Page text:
There are a number of areas of enabling technology innovation in which applications are strongly encouraged. These are outlined in the attached guidance. Solutions should be widely applicable across a broad range of sites and technology types (wave and/or tidal). It is expected that most applications to this programme will be for R&D type activity. This programme is to be closely aligned with the Marine Farm Accelerator, an initiative led by the Offshore Renewable Energy Catapult and the Carbon Trust.
The MRCF Array Technology Innovation Programme call is now closed and five projects have been awarded support. The successful projects were announced by Scottish Government Energy Minister Fergus Ewing on 26th February 2014. The awardees will share a combined £2.8m provided by the Scottish Government to design, build and prove novel technologies that will help to reduce the cost of early array deployments for both wave and tidal technologies.
The Carbon Trust are pleased to have managed the assessment process to select these innovative projects and will manage the delivery of the 5 projects during 2014 and into 2015 on behalf of the Scottish Government.
The projects are as follows:
Testing, Qualification and Commercialisation of Advanced Mooring System for Wave & Tidal Arrays
Specialist engineering consultancy Tension Technology International will be engaging with a strong group of experts; Bluewater Services, University of Exeter, Bridon International, the Orion Energy Centre, Vryhof Engineering, TenCate Geosynthetics, Pelamis Wave Power and DNV GL. This project will develop, demonstrate and qualify a novel low cost anchor bag and mooring line system including testing at EMEC. The new system will have applications on a wide range of floating marine energy device types and will produce a significant reduction to this area of project cost.
Installation of a drilled rock anchor mooring to support a floating tidal energy turbine
Engineering firm McLaughlin & Harvey Ltd along with renewable consultancy Searoc Group Ltd will work to design, build and demonstrate a remotely operated, self-levelling seabed drill. This drill will be used to provide a rock anchor mooring system for use by technology developer Nautricity Ltd’s floating tidal energy converter off the Mull of Kintyre, Scotland.
Turbulence in Marine Environments
Marine data acquisition experts Partrac Ltd are supported by Ocean Array Systems Ltd, providing turbulence and hydrodynamic analyses, ABPmer, undertaking resource characterisation, and IT Power Ltd contributing their knowledge of engineering design and device performance. They will undertake a research project to measure and evaluate turbulent effects within tidal arrays and produce guidance documents for industry to disseminate the findings to address unresolved issues in respect of turbulence.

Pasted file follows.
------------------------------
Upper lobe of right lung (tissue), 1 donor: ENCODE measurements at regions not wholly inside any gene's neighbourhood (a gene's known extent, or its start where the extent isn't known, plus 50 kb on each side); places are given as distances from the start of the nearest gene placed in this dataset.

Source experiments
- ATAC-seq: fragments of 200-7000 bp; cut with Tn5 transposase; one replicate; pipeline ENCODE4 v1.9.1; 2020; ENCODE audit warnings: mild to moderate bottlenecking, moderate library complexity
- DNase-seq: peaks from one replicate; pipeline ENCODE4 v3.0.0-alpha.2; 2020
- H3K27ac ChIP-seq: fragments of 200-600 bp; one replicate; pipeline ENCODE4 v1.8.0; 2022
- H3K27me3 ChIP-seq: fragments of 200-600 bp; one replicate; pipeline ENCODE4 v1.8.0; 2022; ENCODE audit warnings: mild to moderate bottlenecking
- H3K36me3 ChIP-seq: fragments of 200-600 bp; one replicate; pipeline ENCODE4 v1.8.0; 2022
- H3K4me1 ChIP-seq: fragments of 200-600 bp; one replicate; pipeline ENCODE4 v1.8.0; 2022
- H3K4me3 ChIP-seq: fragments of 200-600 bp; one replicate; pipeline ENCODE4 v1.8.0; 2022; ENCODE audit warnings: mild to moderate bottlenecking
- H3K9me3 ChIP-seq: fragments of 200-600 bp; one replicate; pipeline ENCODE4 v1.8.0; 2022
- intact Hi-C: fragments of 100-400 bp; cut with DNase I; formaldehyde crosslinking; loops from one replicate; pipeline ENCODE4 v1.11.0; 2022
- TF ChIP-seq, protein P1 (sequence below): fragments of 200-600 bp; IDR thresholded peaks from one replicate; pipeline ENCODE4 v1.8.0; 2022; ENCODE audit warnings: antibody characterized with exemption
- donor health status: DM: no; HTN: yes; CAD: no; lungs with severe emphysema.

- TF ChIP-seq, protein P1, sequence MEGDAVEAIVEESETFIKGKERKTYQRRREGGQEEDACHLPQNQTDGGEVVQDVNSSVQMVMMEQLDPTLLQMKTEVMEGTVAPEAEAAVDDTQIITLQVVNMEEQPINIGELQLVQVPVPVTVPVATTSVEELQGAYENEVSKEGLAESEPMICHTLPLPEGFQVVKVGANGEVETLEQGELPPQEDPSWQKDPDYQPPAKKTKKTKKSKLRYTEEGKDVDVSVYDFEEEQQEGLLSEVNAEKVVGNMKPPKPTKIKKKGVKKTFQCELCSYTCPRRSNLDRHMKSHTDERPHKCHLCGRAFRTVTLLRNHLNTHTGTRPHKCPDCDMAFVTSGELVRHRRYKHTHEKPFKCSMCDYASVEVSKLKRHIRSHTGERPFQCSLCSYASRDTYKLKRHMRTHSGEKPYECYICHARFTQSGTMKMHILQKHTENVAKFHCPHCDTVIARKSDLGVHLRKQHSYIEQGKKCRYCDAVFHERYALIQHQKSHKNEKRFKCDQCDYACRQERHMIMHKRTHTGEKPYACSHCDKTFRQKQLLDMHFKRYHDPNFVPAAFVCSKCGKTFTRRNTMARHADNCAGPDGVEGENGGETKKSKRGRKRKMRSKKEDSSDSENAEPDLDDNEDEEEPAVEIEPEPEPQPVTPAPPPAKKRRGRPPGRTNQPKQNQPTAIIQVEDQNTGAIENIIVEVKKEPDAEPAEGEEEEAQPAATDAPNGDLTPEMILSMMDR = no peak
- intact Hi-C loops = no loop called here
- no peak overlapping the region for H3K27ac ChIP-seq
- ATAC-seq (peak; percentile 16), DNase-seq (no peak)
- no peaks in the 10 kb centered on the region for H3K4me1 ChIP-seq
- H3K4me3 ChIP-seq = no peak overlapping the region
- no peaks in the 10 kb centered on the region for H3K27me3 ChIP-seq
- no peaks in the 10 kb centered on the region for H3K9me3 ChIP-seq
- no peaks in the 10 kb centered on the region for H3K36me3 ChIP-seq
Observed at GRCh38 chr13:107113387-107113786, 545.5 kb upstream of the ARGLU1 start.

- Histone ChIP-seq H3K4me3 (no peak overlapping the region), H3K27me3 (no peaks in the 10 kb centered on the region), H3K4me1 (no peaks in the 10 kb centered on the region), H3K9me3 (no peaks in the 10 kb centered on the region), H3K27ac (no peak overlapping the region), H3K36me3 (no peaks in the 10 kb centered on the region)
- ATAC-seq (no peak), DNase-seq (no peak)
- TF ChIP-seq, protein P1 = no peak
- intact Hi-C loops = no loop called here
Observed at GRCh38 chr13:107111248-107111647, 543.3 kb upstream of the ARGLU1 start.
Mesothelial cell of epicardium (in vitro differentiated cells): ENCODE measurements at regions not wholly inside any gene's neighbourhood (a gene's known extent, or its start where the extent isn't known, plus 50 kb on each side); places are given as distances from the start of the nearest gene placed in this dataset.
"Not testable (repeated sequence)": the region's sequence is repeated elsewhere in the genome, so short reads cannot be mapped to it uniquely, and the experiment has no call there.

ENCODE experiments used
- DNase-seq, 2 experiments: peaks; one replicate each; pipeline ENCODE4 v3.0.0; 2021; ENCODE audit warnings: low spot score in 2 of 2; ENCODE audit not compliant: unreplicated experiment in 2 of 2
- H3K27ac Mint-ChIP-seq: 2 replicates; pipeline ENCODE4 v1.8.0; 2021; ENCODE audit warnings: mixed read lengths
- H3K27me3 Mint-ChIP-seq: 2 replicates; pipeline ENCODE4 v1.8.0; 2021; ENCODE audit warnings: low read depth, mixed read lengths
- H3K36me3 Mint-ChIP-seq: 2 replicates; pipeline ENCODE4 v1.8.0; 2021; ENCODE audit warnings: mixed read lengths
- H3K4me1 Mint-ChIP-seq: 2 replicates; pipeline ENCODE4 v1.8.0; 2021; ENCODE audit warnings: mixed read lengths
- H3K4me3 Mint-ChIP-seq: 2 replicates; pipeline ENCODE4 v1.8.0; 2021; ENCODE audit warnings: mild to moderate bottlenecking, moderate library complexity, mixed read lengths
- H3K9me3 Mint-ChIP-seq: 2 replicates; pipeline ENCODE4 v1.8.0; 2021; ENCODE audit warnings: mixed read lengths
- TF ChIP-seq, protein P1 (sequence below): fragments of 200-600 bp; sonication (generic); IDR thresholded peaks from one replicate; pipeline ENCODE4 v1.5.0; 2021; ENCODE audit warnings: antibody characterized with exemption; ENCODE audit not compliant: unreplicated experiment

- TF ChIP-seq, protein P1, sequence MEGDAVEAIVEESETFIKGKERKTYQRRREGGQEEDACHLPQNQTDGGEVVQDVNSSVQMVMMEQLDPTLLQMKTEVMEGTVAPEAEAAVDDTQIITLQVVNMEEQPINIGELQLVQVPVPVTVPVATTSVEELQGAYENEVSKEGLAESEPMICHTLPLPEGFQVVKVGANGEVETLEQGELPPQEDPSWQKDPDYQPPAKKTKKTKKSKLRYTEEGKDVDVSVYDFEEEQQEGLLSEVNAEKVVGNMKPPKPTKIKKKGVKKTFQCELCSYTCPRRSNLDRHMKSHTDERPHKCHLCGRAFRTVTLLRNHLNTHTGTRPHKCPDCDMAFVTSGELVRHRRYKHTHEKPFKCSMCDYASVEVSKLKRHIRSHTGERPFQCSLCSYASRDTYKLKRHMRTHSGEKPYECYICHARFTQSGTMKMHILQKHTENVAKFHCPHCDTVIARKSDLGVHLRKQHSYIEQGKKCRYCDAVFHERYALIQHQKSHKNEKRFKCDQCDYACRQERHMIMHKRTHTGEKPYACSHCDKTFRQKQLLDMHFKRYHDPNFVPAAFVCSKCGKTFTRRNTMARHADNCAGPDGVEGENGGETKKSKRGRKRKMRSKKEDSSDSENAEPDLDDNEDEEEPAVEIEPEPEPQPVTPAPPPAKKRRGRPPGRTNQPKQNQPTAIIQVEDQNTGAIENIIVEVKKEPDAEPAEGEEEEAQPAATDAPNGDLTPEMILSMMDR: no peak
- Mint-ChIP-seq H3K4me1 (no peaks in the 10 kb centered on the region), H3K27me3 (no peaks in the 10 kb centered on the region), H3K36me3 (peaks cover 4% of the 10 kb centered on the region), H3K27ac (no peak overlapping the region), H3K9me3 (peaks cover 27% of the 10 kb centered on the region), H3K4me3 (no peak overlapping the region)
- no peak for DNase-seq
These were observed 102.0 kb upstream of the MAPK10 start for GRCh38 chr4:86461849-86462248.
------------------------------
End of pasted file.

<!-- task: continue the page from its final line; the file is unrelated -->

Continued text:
Integrated Marine Energy Measurement Platform
World leading test site EMEC are to design and prove a highly sophisticated seabed monitoring unit that will take a series of useful measurements including active sonar, acoustic (doppler profiles), temperature, conductivity and more. This will create an integrated all-in-one solution for many data collection and management requirements in first arrays.
CableFish – Cable Installation Tool for Tidal Environments
Marine energy consultancy Green Theme are collaborating with Leask Marine and Engineering Technology Applications (ETA) in the creation of a new cable mounted monitoring system. This system (called the CableFish) will assist in the deployment of intra array cables for early marine energy farms by providing live camera and GPS data to installers.
The MRCF scheme is governed by State Aid regulations as described in the attached State Aid Notice (PDF), as approved by the European Commission, scheme number SA.39564.
The Carbon Trust has been working in marine energy technology innovation since 2003. Most recently we have supported full scale device prototypes installed in UK waters through the Marine Renewables Proving Fund. Our report Accelerating Marine Energy, published in July 2011, includes analysis of the UK wave and tidal stream resource, and identifies pathways towards continued cost reduction in the industry.
Read more on our latest reports on marine energy.